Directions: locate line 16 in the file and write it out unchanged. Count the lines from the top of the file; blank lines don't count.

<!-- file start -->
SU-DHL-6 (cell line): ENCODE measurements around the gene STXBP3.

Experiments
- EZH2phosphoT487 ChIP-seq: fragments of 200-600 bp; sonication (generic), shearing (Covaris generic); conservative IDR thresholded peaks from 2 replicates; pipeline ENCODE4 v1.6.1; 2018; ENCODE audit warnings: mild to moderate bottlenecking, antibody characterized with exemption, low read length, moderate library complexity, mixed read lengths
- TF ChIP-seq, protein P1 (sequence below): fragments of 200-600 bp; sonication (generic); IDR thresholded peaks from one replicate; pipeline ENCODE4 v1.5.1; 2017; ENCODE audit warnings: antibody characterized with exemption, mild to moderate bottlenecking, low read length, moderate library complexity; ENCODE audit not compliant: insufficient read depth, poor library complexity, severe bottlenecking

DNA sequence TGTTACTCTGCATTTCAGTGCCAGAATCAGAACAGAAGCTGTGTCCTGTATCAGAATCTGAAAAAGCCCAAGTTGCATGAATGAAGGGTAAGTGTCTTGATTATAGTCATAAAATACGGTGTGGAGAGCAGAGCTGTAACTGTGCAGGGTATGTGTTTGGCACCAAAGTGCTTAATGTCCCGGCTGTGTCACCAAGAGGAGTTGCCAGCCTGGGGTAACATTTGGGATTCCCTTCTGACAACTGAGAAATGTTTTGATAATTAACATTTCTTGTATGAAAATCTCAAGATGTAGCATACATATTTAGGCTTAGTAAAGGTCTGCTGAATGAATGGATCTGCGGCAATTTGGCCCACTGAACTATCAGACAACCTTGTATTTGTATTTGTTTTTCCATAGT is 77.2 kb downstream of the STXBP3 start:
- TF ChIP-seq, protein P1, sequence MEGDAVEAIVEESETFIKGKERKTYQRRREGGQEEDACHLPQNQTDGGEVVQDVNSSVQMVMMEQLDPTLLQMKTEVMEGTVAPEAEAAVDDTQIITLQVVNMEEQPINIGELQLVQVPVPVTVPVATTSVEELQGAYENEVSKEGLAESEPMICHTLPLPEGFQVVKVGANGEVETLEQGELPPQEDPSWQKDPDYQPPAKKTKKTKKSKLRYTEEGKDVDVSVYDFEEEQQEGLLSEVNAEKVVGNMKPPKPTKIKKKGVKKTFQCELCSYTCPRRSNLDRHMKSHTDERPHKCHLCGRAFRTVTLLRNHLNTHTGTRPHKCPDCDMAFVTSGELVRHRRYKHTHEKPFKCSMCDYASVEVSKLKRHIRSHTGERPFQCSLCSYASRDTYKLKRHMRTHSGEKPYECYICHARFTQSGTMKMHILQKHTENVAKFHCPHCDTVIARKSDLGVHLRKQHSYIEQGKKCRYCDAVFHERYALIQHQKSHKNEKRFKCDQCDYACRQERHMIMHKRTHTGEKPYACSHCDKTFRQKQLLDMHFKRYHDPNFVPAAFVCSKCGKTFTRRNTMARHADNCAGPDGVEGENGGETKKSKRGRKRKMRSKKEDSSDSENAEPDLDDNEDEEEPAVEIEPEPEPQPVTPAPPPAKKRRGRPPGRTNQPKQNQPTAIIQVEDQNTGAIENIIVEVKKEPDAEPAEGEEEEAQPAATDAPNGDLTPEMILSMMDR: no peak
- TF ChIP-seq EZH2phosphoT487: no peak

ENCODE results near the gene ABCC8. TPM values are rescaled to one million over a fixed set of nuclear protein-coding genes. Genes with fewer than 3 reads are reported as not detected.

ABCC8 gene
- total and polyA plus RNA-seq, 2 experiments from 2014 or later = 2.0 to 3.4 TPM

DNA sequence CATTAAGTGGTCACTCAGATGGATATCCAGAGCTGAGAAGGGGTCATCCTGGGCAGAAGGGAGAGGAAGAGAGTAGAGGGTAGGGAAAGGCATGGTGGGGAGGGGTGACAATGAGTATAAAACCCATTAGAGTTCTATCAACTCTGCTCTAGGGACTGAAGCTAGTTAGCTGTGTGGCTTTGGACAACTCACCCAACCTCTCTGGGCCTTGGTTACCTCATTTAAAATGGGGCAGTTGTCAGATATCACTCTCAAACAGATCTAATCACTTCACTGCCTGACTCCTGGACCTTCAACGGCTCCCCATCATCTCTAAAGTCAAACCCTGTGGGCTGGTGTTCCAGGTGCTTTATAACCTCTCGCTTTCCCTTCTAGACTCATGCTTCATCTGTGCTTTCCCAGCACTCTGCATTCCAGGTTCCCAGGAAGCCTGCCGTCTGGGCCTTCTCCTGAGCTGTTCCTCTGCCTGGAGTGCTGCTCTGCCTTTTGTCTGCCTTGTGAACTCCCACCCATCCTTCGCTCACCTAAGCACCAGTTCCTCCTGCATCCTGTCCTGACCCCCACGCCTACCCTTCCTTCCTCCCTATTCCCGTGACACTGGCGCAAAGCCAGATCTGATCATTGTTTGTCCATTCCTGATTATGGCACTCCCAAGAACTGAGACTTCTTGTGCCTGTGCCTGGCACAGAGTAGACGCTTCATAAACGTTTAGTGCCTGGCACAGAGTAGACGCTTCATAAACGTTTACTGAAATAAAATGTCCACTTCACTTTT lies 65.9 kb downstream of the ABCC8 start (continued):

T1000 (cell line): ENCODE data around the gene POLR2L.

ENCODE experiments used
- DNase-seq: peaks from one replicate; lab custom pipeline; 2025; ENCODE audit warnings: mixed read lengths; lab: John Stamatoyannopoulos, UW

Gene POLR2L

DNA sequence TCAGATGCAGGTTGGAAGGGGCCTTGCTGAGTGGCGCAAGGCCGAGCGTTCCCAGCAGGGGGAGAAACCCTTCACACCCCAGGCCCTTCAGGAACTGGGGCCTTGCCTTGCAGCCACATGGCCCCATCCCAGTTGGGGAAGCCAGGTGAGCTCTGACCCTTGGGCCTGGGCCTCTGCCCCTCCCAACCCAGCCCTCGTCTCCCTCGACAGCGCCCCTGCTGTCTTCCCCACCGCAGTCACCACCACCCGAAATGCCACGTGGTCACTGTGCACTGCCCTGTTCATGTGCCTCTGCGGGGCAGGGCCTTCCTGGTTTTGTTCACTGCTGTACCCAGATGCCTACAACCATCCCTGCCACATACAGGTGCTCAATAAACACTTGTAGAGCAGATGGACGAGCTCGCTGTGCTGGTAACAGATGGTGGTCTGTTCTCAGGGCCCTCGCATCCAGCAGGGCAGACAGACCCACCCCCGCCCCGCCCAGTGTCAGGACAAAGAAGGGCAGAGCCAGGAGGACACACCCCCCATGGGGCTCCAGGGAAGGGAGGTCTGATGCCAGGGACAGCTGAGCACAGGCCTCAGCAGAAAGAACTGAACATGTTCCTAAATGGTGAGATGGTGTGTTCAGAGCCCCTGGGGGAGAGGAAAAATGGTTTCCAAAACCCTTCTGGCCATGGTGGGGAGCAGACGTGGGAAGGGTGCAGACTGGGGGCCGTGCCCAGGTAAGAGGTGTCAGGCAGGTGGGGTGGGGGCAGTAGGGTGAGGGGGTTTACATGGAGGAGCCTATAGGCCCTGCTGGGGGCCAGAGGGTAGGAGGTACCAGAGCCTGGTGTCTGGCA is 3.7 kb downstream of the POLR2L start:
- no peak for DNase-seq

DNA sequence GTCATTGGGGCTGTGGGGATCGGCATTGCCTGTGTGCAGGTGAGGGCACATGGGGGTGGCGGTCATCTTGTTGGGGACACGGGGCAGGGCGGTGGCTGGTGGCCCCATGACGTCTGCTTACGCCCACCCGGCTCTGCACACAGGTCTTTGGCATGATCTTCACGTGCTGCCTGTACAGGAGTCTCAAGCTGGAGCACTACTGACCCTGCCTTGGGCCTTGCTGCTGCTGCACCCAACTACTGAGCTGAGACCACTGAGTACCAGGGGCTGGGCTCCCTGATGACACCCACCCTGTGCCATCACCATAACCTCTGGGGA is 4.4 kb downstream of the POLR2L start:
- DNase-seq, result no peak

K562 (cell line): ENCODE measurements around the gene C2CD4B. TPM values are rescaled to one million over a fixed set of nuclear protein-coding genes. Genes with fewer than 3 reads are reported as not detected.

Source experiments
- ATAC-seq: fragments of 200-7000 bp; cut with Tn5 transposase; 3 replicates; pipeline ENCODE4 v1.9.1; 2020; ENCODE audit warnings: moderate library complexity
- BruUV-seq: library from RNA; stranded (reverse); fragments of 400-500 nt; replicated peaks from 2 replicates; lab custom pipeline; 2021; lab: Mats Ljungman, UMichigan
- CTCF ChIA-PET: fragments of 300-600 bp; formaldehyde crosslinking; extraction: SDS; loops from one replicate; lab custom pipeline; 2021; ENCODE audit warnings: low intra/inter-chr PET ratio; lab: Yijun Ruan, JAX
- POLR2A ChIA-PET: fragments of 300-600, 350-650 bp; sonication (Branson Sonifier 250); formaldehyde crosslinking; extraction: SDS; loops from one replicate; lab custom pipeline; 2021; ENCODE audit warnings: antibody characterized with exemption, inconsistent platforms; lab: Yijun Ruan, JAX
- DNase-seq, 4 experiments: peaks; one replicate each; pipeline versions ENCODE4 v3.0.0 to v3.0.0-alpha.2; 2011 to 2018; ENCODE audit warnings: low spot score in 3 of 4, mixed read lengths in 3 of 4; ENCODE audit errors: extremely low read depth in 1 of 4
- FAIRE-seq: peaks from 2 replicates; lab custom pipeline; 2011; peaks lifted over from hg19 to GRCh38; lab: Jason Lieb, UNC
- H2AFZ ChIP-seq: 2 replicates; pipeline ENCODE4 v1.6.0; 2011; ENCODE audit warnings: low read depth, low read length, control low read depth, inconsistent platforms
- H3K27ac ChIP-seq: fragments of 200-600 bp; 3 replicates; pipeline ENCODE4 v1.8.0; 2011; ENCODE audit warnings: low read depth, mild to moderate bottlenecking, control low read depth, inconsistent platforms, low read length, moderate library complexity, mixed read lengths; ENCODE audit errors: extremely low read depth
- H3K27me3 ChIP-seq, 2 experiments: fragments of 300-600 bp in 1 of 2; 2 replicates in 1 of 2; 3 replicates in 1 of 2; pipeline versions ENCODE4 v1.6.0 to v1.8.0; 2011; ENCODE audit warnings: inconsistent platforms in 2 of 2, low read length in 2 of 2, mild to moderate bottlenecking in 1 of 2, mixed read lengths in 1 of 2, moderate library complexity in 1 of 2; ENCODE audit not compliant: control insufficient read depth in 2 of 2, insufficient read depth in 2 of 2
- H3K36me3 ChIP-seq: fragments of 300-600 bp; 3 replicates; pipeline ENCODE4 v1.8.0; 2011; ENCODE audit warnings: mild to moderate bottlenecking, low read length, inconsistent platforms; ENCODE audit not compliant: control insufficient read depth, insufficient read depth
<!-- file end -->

DNA sequence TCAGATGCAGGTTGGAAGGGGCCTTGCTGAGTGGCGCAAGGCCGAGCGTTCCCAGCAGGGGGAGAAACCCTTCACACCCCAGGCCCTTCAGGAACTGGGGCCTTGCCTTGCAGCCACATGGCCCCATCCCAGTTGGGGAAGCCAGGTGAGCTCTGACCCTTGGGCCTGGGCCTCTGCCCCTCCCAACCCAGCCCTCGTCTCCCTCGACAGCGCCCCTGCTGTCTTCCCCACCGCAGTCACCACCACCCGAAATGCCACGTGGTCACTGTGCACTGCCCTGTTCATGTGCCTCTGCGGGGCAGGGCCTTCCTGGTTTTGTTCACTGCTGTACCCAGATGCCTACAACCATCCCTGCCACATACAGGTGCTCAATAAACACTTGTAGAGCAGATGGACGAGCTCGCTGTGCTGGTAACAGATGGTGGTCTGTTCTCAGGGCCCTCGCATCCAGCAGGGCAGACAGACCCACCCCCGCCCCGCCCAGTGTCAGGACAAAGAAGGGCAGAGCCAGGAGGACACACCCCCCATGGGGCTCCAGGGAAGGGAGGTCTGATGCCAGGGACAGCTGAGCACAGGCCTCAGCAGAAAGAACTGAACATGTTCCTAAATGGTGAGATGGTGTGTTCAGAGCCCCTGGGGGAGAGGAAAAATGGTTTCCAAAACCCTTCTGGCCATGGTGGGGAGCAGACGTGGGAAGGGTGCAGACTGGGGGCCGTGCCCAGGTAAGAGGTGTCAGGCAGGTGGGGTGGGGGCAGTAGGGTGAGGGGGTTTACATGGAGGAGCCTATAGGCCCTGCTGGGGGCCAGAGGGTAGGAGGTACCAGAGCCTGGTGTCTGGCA is 3.7 kb downstream of the POLR2L start: